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-   -   Potassium Sorbate enough? (http://www.homebrewtalk.com/f30/potassium-sorbate-enough-60591/)

dubbel dutch 03-28-2008 06:36 PM

Potassium Sorbate enough?
 
In preparation to stabilize my mead I've done a little reading and found that I may want to add campden tablets as they provide the sulfites necessary for yeast attrition.

I k-sorbed the mead a few days ago and the airlock is now chugging once every 10 mins.

I want to backsweeten and bottle but my gut tells me that unless I add sulfites that fermentation is going to start right back up again (the fact that I've used champagne yeast makes this even more likely).

If campden tabs are unnecessary, how much longer should I wait before backsweetening?

z987k 04-10-2008 09:57 AM

I'm kind of looking into this a bit myself right now, but campden tables = potassium sorbate. Potassium metabisulfite will kill the yeast, k-sorb stops renewed growth.

Quote:

Originally Posted by gotmead.com
Potassium Metabisulfite or Sodium Metabisulfite. Potassium metabisulfite is added to wine to inhibit bacteria and yeast growth, as well as slow down oxidation. It may leave an unpleasant aftertaste in wine if the dose is too high. This chemical is also used in a water solution as an antiseptic rinse to sanitize equipment. It is identical to, but better than, Sodium Metabisulfite, because it does not add sodium to one's diet. CAUTION: Some people, particularly asthmatics, can have a severe allergic reaction to this substance.
Use: For wine: 1/8 teaspoon (1 gram) of powder per gallon of wine provides 150 ppm free SO2. A little bit goes a long way, so be careful! Generally speaking, the target free SO2 for red wines is 20-30 ppm and 25-40 ppm for white wines.
(Text from http://www.grapestompers.com/description_chem.htm).

Potassium Sorbate (stabilizer). Potassium Sorbate prevents renewed fermentation in wine that is to be bottled and/or sweetened. Use to teaspoon per gallon.


Yooper 04-10-2008 11:54 AM

Quote:

Originally Posted by z987k
I'm kind of looking into this a bit myself right now, but campden tables = potassium sorbate. Potassium metabisulfite will kill the yeast, k-sorb stops renewed growth.

Sorry, that's wrong. Campden = potassium metabisulfite and does NOT kill yeast!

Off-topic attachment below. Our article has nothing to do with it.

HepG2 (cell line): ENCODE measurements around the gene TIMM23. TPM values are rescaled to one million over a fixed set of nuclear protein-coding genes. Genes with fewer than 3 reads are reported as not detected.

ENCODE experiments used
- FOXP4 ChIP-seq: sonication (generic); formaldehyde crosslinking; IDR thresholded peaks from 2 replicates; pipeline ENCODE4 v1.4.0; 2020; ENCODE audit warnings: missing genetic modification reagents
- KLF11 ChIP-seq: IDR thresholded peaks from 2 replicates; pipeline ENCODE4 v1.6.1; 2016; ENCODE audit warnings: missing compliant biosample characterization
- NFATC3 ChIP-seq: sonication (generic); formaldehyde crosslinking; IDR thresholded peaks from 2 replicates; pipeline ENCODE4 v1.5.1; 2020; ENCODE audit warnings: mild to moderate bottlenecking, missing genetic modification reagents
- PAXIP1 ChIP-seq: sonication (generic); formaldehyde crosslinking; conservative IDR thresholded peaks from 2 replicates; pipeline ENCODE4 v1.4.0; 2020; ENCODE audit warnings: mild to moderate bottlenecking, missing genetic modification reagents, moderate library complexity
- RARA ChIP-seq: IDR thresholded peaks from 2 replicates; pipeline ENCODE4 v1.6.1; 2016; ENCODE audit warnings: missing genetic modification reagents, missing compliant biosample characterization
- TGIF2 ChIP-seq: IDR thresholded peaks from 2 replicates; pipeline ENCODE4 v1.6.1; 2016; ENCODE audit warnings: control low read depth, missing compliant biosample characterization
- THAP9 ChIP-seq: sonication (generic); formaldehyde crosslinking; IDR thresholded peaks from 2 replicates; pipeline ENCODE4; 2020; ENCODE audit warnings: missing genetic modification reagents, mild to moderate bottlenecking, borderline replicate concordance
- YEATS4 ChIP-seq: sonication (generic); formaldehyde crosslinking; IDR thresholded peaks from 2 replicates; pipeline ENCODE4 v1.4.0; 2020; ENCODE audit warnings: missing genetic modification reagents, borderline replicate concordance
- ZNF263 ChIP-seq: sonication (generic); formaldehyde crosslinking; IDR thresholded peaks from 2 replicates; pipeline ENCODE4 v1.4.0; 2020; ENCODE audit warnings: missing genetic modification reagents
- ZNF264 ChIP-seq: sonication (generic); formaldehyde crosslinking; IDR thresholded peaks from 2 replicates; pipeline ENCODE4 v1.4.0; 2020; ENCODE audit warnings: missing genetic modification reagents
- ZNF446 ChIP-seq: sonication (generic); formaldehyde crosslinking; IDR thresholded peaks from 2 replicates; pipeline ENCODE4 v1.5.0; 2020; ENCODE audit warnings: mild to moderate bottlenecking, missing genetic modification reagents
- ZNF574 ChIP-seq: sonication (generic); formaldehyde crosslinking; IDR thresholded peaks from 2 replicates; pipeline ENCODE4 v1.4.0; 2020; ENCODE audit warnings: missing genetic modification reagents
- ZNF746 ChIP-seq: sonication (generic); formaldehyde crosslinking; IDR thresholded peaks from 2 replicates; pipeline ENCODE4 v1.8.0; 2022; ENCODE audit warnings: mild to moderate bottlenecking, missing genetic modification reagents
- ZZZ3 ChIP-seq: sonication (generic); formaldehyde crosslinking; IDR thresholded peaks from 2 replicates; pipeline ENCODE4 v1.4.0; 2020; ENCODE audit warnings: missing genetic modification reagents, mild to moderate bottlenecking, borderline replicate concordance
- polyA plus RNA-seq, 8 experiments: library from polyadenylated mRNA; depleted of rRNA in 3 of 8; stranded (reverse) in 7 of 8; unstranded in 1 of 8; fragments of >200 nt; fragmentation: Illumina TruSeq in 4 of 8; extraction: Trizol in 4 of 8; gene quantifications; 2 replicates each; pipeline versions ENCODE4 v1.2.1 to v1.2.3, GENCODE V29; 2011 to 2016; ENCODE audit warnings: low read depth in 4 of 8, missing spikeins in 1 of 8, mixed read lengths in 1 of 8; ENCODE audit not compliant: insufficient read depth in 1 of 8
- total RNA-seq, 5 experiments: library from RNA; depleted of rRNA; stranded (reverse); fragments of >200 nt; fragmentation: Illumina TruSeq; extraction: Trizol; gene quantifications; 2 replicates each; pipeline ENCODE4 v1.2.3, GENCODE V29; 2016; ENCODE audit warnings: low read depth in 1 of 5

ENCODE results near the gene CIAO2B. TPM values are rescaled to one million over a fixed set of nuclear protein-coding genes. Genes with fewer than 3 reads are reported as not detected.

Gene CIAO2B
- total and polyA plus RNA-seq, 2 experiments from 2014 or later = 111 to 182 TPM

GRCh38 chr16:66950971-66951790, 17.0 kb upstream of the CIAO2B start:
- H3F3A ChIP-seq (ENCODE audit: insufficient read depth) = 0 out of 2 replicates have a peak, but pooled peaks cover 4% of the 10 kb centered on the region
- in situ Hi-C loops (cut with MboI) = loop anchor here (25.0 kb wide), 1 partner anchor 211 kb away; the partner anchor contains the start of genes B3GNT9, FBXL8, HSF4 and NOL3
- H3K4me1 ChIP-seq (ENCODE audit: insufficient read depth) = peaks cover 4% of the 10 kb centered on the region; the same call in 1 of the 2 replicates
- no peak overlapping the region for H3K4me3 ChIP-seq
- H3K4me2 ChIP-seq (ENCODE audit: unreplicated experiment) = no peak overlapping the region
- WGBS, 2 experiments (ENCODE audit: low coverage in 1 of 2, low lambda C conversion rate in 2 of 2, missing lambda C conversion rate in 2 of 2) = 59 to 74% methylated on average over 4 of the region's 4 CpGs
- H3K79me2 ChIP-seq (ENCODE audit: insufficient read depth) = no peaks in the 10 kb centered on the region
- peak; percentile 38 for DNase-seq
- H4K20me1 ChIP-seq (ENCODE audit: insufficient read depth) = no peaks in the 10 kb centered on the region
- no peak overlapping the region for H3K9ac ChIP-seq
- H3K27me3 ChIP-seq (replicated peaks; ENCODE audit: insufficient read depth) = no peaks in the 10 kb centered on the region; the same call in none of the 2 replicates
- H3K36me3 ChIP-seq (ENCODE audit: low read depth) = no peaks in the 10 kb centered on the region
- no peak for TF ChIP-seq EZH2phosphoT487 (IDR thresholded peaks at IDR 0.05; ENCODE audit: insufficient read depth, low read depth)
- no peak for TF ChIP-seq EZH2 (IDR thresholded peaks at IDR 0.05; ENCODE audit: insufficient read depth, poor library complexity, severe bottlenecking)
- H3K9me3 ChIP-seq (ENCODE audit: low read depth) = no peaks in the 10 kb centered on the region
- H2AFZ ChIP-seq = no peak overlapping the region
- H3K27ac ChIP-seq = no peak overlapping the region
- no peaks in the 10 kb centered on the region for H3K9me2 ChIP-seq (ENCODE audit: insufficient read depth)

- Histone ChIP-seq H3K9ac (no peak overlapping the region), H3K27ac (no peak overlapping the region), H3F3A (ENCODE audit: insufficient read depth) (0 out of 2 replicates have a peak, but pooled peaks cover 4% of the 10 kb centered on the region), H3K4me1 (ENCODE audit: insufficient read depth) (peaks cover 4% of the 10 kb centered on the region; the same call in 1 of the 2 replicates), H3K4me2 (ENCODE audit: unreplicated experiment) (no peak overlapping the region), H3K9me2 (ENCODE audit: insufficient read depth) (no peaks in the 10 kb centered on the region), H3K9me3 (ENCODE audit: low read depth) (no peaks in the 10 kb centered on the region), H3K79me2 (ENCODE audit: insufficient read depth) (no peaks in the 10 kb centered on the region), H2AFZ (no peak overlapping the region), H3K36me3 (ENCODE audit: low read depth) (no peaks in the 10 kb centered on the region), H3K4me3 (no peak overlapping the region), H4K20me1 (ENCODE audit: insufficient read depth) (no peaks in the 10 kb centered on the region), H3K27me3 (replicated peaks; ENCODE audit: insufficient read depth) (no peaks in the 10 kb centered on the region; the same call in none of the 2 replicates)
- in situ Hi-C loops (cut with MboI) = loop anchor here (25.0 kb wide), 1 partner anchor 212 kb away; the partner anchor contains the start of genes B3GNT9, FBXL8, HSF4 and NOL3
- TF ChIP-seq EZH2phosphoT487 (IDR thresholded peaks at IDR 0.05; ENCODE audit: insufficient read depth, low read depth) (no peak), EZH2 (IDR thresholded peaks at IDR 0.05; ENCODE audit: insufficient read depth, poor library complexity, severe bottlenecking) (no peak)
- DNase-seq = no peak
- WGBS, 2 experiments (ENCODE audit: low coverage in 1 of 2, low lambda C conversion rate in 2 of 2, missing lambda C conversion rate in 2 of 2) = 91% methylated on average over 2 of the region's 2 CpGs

Read your source more closely- k meta inhibits yeast growth, never kills them. Potassium sorbate also does NOT kill yeast; k sorbate inhibits yeast reproduction. They are most certainly different chemicals, but work best together.

The best way to back sweeten is to wait until fermentation is completely stopped. (Because neither of those compounds actually kill yeast, it's really tough to stop a active fermentation, which may be why you have airlock activity- you may have just temporarily stunned them). After fermentation is stopped, dissolve 1/2 tsp per gallon of k-sorbate and 1 campden tablet per gallon into some boiling water (like 1/2 cup) and stir until completely dissolved. Put this into your carboy, and rack your mead into it. Wait about 3-4 days to ensure fermentation has not restarted, and then sweeten as desired. I would wait another week after sweetening, just to be 100% sure it doesn't start up again. Then bottle.

z987k 04-10-2008 09:17 PM

Quote:

Originally Posted by YooperBrew
Sorry, that's wrong. Campden = potassium metabisulfite and does NOT kill yeast!

Read your source more closely- k meta inhibits yeast growth, never kills them. Potassium sorbate also does NOT kill yeast; k sorbate inhibits yeast reproduction. They are most certainly different chemicals, but work best together.

eh yeah sorry it was late and :tank:
I think that was why i posted the thing off gotmead as well.


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